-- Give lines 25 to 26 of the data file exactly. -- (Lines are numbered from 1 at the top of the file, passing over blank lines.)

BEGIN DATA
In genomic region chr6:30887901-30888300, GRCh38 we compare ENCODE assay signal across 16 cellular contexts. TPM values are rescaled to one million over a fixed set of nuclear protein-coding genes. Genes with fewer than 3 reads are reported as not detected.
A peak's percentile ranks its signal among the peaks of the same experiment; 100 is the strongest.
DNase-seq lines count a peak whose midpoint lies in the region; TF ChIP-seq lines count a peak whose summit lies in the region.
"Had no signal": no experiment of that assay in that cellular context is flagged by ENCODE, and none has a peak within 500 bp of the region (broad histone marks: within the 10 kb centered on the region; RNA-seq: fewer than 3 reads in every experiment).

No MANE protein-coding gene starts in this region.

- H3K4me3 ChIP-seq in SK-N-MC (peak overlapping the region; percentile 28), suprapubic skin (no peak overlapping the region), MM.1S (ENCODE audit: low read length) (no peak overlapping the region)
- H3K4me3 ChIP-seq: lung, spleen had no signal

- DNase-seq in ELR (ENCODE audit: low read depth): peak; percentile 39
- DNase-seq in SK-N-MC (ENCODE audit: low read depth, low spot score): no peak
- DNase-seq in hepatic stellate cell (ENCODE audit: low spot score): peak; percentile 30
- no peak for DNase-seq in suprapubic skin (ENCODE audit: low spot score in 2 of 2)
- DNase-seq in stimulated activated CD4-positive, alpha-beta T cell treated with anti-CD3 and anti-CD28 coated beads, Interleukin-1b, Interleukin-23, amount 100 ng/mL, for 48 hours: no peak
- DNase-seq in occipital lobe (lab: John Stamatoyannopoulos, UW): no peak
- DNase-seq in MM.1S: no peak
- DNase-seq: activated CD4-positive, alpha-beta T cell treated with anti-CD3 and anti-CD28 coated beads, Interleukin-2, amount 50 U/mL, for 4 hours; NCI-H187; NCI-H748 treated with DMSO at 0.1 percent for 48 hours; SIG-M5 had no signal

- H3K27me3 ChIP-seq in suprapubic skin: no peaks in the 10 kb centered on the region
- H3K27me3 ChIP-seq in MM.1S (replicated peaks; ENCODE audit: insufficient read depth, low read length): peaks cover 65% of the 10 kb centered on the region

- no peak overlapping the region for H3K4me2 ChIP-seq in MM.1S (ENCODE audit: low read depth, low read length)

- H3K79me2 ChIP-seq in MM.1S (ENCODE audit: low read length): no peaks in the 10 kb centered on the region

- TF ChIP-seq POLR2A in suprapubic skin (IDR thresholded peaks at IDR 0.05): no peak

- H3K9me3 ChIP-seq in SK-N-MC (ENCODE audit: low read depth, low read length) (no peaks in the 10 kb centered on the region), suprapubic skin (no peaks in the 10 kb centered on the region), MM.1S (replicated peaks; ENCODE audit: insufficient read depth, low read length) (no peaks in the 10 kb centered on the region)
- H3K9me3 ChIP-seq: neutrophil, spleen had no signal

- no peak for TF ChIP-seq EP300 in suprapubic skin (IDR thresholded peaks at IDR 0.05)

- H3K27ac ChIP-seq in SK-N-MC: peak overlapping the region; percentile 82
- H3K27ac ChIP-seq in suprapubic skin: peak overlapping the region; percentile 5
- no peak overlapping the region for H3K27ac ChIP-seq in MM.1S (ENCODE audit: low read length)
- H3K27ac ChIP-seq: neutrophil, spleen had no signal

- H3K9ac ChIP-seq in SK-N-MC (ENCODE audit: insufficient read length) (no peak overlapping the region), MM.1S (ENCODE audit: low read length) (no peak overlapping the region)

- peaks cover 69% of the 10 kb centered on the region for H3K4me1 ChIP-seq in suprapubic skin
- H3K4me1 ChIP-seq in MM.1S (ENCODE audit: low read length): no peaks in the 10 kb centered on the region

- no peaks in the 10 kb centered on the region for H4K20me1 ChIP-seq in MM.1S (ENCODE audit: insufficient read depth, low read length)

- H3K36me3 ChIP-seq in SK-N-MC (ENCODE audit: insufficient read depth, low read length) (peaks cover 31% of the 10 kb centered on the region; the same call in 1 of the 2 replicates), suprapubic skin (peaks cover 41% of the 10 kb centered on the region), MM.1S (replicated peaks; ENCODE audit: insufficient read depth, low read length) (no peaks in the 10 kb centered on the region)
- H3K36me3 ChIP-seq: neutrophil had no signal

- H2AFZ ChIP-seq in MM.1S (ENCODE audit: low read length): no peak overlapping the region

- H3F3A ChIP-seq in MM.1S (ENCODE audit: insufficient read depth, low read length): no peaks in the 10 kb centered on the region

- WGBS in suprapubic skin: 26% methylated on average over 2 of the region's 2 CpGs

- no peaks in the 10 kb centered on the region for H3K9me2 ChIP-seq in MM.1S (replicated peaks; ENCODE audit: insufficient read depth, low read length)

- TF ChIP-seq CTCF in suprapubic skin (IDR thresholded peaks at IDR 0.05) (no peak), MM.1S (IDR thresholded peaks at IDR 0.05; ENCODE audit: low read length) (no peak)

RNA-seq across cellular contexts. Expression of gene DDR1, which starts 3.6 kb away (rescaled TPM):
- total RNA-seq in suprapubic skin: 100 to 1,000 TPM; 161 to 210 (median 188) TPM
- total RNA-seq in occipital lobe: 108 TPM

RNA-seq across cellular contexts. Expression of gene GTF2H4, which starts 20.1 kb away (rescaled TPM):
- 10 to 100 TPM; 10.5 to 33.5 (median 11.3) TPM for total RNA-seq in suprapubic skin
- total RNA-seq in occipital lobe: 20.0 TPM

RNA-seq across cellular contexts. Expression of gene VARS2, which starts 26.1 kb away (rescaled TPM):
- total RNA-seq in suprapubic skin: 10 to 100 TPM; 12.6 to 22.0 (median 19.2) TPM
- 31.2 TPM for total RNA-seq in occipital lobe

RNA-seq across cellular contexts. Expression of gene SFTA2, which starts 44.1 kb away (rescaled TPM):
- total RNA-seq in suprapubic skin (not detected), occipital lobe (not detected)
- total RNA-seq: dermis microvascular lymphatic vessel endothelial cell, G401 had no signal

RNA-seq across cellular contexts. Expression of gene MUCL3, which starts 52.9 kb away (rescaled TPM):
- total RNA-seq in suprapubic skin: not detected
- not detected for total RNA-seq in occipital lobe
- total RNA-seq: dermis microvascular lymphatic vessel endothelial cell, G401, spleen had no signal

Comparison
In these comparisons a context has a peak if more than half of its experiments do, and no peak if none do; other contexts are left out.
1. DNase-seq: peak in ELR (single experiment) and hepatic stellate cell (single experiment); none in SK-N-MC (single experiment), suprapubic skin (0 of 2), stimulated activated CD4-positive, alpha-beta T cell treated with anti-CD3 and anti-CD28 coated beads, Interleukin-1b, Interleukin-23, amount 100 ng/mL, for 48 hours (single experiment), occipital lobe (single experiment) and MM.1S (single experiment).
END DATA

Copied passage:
- H3K27ac ChIP-seq in suprapubic skin: peak overlapping the region; percentile 5
- no peak overlapping the region for H3K27ac ChIP-seq in MM.1S (ENCODE audit: low read length)